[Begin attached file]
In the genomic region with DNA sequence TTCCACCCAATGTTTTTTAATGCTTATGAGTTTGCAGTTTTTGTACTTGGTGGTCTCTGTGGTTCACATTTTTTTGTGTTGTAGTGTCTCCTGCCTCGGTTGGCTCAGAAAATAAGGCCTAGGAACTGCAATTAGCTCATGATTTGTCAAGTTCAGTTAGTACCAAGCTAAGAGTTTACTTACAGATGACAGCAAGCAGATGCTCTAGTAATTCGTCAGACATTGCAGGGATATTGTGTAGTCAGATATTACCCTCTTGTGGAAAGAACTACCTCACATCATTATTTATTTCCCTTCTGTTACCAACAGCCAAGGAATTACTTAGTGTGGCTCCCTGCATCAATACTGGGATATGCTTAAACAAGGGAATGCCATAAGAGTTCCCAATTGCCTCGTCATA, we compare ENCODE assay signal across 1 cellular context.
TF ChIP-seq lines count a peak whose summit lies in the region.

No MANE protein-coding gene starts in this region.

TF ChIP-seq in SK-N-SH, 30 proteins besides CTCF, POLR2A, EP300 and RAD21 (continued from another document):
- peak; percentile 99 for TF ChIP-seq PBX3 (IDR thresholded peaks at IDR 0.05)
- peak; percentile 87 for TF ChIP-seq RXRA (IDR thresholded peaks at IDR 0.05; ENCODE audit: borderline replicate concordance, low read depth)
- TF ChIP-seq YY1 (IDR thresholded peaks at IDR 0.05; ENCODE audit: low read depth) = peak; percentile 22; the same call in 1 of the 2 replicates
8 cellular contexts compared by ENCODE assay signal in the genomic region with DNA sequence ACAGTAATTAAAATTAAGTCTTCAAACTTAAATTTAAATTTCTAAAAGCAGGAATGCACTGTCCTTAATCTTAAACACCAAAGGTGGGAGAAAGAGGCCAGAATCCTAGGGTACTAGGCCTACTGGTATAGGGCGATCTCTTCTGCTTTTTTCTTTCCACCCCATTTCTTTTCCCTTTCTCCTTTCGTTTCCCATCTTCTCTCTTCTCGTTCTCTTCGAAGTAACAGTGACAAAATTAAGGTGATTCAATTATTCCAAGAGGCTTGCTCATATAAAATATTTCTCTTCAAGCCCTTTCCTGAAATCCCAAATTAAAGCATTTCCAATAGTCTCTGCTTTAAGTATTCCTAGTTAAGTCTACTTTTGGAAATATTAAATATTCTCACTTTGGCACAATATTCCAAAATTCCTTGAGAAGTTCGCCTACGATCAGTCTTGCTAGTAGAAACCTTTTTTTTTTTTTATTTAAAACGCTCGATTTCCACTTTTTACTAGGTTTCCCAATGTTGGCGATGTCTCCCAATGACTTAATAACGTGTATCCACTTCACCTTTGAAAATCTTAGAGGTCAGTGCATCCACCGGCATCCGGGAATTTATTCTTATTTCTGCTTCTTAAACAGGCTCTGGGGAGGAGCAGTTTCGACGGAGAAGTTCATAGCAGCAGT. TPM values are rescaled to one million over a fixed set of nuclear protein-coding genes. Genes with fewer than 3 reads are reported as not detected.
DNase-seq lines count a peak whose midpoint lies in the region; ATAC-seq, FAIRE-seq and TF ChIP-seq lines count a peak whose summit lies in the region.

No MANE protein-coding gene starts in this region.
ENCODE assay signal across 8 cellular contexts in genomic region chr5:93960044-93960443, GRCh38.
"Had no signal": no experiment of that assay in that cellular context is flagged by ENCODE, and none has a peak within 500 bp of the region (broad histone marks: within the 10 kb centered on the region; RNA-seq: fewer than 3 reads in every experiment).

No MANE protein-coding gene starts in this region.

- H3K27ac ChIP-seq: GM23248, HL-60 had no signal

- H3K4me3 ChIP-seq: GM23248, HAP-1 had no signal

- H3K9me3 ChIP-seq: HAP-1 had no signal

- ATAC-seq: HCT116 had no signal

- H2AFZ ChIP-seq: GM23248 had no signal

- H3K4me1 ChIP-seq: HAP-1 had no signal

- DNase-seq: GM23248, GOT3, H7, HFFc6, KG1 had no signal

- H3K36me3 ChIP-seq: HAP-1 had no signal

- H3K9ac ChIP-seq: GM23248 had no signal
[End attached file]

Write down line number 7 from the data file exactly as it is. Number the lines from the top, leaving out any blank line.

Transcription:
- TF ChIP-seq YY1 (IDR thresholded peaks at IDR 0.05; ENCODE audit: low read depth) = peak; percentile 22; the same call in 1 of the 2 replicates